by Allan Bloom
Published by The University of Chicago Press
Published June 7, 2000
160 pgs. • Find on Amazon.com
Reviewed by Stephen O. Murray
July 31, 2000.
The University of Chicago Press has published the Shakespeare part of Allan Bloom’s Love and Friendship separately, as Shakespeare on Love and Friendship.
I had to skip the chapter on Measure for Measure, never having seen or read the play, but I found the interpretations of Hal and Falstaff, Romeo and Juliet, Antony and Cleopatra, and the Winter’s Tale intriguing. A little long on plot detail, particularly in the last instance, but what Bloom wrote about Ulysses, Hector, Antony, Falstaff, Mercurtio, Romeo, Friar Laurance, and Prospero is at least tenable. And he is particularly acute about Juliet, Prospero, Octavius, Achilles, and Falstaff. I am not convinced that Shakespeare was so conscious a political theorist as Bloom supposes, systematically surveying different kinds of political communities. (That was Aristotle!) Or illustrating Machiavelli (that was Leo Strauss and his students such as Bloom). Shakespeare certainly portrayed a range of human relationships, though with more recurrent patterns than one would guess from reading Bloom.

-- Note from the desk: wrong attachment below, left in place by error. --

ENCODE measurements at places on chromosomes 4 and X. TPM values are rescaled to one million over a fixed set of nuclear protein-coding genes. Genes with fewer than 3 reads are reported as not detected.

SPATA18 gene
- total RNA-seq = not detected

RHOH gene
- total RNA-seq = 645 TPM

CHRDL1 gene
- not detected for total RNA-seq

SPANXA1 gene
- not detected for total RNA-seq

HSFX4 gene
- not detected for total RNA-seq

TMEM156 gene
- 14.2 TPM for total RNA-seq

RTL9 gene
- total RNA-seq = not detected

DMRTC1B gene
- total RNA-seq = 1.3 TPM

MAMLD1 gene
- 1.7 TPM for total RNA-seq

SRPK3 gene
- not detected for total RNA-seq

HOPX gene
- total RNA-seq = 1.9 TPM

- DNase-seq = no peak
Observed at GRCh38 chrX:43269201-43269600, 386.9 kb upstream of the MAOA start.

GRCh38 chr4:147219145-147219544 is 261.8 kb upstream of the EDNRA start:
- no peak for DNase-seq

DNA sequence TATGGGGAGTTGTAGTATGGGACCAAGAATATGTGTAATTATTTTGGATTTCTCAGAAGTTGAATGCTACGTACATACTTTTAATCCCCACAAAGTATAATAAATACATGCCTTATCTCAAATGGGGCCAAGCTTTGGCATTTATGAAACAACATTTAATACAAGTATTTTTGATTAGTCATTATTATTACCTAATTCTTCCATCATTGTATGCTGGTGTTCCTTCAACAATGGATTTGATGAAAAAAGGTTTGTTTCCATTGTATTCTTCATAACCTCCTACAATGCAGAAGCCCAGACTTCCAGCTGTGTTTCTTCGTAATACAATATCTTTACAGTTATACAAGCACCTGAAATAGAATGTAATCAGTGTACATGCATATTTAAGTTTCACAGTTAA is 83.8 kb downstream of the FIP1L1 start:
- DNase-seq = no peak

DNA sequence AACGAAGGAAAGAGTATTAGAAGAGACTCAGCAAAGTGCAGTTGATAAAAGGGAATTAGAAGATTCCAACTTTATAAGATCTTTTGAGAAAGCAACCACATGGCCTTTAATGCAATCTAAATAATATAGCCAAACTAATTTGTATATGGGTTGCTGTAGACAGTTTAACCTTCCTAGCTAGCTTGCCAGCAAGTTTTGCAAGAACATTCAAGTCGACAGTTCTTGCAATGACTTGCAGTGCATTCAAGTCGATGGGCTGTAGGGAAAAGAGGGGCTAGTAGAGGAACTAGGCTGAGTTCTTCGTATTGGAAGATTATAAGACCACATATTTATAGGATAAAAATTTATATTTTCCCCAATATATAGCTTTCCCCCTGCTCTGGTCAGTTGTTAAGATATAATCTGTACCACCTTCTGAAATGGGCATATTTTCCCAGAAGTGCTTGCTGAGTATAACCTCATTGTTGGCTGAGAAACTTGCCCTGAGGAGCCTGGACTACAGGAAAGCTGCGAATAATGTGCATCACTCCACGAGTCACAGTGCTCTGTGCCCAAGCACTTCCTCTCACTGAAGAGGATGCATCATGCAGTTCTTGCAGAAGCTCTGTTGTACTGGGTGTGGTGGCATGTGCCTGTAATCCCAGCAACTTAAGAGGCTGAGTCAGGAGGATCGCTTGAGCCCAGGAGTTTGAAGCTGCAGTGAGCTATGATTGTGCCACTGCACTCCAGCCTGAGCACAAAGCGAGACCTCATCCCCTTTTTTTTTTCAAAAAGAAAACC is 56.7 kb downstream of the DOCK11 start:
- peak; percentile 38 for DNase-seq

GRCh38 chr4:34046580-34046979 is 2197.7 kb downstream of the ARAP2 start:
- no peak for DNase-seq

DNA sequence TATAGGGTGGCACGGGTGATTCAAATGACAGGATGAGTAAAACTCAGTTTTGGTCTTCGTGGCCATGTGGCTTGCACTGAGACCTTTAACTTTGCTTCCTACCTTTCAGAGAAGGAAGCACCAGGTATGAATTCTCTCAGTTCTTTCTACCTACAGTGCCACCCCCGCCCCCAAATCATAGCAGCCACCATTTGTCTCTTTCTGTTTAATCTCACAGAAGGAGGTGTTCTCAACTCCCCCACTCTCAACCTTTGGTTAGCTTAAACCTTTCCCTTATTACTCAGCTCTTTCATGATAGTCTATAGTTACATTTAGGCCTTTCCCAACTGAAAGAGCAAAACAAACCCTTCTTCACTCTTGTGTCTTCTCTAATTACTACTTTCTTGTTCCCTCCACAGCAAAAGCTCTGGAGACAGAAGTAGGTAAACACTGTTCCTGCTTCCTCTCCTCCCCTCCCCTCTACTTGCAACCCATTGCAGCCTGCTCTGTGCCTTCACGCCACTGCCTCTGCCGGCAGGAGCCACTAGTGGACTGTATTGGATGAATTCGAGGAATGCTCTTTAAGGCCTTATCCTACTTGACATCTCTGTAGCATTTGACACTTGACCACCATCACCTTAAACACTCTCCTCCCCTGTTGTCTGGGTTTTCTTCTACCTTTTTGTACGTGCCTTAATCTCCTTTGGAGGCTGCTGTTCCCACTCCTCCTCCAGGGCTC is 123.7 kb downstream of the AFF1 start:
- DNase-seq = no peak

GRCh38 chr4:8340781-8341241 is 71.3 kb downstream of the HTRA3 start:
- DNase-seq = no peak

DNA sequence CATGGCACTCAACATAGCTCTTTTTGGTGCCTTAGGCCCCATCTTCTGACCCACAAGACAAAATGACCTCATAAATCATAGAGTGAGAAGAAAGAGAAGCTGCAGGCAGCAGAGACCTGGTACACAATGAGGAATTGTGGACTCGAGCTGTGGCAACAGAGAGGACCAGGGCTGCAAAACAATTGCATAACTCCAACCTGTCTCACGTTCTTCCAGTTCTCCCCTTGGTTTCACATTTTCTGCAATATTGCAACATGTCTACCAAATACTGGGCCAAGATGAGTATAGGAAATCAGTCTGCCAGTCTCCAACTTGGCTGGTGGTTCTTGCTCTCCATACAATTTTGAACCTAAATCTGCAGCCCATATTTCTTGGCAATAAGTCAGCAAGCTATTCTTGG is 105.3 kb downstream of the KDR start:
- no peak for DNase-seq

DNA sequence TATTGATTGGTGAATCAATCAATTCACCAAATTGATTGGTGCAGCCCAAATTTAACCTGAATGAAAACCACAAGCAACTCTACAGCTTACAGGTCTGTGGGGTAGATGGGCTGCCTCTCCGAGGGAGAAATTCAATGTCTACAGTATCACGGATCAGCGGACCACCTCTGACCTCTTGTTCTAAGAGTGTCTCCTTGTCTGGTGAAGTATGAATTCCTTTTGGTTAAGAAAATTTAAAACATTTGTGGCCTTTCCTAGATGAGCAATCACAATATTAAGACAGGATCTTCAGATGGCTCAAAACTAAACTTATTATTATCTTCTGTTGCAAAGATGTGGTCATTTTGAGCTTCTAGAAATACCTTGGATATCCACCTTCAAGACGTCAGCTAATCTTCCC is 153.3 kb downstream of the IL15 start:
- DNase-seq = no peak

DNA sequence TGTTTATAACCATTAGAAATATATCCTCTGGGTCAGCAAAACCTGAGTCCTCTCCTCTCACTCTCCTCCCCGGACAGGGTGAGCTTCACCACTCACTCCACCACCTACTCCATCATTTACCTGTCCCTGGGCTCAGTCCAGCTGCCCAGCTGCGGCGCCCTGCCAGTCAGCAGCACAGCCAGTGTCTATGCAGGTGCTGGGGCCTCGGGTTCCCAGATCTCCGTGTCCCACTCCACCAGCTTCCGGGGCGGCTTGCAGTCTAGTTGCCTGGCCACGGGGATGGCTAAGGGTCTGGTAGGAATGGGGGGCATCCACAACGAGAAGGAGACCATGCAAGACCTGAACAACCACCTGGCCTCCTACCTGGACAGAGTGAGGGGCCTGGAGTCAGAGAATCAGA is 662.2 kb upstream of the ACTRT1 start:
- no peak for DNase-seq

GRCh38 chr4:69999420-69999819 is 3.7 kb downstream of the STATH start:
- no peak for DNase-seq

In particular, I think that Bloom fails to examine the generally one-way erotics of many close male friends disappointed by being abandoned for wedlock. There is very little representation of what happens after the weddings which are the “happy endings” for some youth, while disasters flow from established marital and quasi-marital relationships in Macbeth, Antony and Cleopatra, Hamlet, Othello, and even Romeo and Juliet, including the deaths of all the title characters in these plays.
Bloom’s notion that Rome’s imperial expansion was over by the time Octavius defeated Antony is very peculiar. Is it that there is no great literature about Trajan than makes Bloom ignore the later imperial growth? There was no “end of politics” or shortage of enemies, internal or external, for later emperors to contend against.
As an introduction to Bloom’s values and ways of thinking about canonical texts, this volume is far superior to Saul Bellow’s fictionalized memoir, Ravelstein. Shakespeare’s Politics provides even better an introduction.
There is no indication in Shakespeare that eroticism is sinful, although there is plenty of indication that it reflects an incoherence and dividedness in human nature itself. (23)
Similarly, Bloom calls attention to Shakespeare’s “dislike of moralism” (36 and re: Hostpur) and sees in Antony and Cleopatra “the issue is not between chastity and sinning but between politics and love” (33).
Bloom’s claim that Shakespeare had a “taste for women” (39) ignores much, not least the sonnets, and violates Bloom’s own strictures against reading autobiography into Shakespeare’s work.
posted on epinions 31 July 2000
©2000,2016, Stephen O. Murray